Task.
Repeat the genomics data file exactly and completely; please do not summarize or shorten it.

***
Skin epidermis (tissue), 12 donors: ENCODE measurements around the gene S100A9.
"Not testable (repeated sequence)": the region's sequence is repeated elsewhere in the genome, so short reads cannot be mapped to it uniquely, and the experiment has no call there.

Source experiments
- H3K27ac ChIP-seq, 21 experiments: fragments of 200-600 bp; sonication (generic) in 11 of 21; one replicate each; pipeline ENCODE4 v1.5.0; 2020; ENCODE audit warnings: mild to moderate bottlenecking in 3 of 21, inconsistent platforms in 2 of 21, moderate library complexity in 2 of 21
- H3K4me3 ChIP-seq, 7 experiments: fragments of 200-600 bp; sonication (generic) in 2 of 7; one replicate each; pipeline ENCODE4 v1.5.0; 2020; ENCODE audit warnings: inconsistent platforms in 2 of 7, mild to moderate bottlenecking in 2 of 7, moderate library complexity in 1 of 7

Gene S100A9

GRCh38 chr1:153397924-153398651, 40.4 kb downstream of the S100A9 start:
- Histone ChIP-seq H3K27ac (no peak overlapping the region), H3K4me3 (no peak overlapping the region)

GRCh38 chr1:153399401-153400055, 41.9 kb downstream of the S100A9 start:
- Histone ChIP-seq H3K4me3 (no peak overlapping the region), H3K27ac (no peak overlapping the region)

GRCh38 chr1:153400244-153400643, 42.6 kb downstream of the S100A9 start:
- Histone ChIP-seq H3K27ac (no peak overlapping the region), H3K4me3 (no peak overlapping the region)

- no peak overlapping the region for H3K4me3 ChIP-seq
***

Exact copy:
Skin epidermis (tissue), 12 donors: ENCODE measurements around the gene S100A9.
"Not testable (repeated sequence)": the region's sequence is repeated elsewhere in the genome, so short reads cannot be mapped to it uniquely, and the experiment has no call there.

Source experiments
- H3K27ac ChIP-seq, 21 experiments: fragments of 200-600 bp; sonication (generic) in 11 of 21; one replicate each; pipeline ENCODE4 v1.5.0; 2020; ENCODE audit warnings: mild to moderate bottlenecking in 3 of 21, inconsistent platforms in 2 of 21, moderate library complexity in 2 of 21
- H3K4me3 ChIP-seq, 7 experiments: fragments of 200-600 bp; sonication (generic) in 2 of 7; one replicate each; pipeline ENCODE4 v1.5.0; 2020; ENCODE audit warnings: inconsistent platforms in 2 of 7, mild to moderate bottlenecking in 2 of 7, moderate library complexity in 1 of 7

Gene S100A9

GRCh38 chr1:153397924-153398651, 40.4 kb downstream of the S100A9 start:
- Histone ChIP-seq H3K27ac (no peak overlapping the region), H3K4me3 (no peak overlapping the region)

GRCh38 chr1:153399401-153400055, 41.9 kb downstream of the S100A9 start:
- Histone ChIP-seq H3K4me3 (no peak overlapping the region), H3K27ac (no peak overlapping the region)

GRCh38 chr1:153400244-153400643, 42.6 kb downstream of the S100A9 start:
- Histone ChIP-seq H3K27ac (no peak overlapping the region), H3K4me3 (no peak overlapping the region)

- no peak overlapping the region for H3K4me3 ChIP-seq